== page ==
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Symptoms of Meningitis

Meningitis is an infection of the protective cover around the brain (meninges). Meningitis causes symptoms such as fever, a stiff neck, and headaches with sensitivity to sounds and lightMeningitis can also cause confusion or seizures if it becomes severe.

Meningitis can be caused by different germs. Two of the main types of meningitis are bacterial and viral. Meningitis infections often have some of the same symptoms but they can also have some important differences.

This article will go over the signs and symptoms of meningitis. You will also learn how to spot the complications of the infection.

Frequent Symptoms

The most common symptoms of meningitis are fever, a stiff neck, and trouble thinking (called a change in mental status). The three symptoms together are called the "classic triad" of meningitis symptoms.

There are also other symptoms of meningitis. Many of them are also common in other kinds of infections. Some meningitis symptoms start early on in the infection while others take longer to show up. You may not have all of these symptoms if you have meningitis.

Common meningitis symptoms include:

  • Low-grade fever: A person with meningitis usually has a fever, which can be low or high.
  • Headaches: Headaches from meningitis can be very painful. Sometimes, they only cause mild to moderate pain all over the head. A person might also have sensitivity to sound and light with the headache.
  • Stiff neck: Upper neck pain and stiffness when you move your neck are usually present if you have meningitis. The discomfort usually will not go away if you change the position of your neck.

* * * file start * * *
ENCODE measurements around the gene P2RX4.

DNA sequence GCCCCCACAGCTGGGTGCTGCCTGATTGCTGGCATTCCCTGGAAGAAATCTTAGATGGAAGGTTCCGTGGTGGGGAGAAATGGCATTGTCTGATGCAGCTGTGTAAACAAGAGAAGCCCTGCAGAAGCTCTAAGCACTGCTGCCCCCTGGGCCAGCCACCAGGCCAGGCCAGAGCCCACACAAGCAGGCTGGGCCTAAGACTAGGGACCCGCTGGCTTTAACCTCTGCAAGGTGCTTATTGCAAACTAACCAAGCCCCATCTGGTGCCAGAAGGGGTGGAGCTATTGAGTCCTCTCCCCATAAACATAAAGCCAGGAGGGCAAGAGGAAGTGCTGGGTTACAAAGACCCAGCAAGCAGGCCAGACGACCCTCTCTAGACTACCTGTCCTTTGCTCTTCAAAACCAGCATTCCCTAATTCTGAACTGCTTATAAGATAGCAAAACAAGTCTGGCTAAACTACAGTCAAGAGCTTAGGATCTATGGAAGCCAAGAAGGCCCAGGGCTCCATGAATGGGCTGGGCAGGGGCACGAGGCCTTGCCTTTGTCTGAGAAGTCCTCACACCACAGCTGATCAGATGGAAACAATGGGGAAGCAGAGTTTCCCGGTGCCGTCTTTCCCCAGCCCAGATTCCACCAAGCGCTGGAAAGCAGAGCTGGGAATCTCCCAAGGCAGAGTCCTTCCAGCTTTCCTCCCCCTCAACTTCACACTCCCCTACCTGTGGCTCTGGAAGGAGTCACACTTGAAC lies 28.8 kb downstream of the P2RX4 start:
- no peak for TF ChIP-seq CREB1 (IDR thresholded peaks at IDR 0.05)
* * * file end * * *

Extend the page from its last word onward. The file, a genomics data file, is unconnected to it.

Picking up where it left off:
• Muscle aches: Soreness and tenderness all over your body are other common symptoms of meningitis, but they can also happen with infections like the flu.
  • Fatigue: Feeling worn out and exhausted, even if you are not being active, is typical in people who have infections including meningitis.
  • Sleepiness: You are likely to feel sleepy if you have meningitis. You might sleep for hours longer than you normally would.
  • Lack of appetite: As with other illnesses, people with meningitis often do not feel hungry or want to eat.
  • Nausea and vomiting: You may experience nausea or vomiting even if you have a mild case of meningitis. 
  • Irritability: The other symptoms of meningitis can be very discomforting and can contribute to a person feeling generally irritable.
  • Back pain: Back pain caused by meningitis usually gets worse when you bend your legs close to your chest in a fetal position. However, it can also be made worse by any change in position. You might have this pain all the time.

How Long Do Symptoms Last?

If you have viral meningitis, your symptoms will likely get better in a week to 10 days. If you have bacterial meningitis, the infection lasts longer and is more severe.

Young Infants

In newborns and small infants, the symptoms of meningitis may come on quickly—often within a matter of hours.1 

It's important to know that the classic triad of meningitis symptoms—fever, headache, and neck stiffness—can be absent or hard to spot in very young babies. 

Symptoms of meningitis in infants can include:

  • Fussiness
  • Extreme tiredness
  • Less eating and drinking
  • Vomiting
  • A bulging soft spot on a baby's skull where the bones have not closed yet (fontanel) because there is increased pressure inside the head from the infection.


Meningitis usually causes fever, a stiff neck, and a headache. People may have trouble thinking clearly and feel very tired.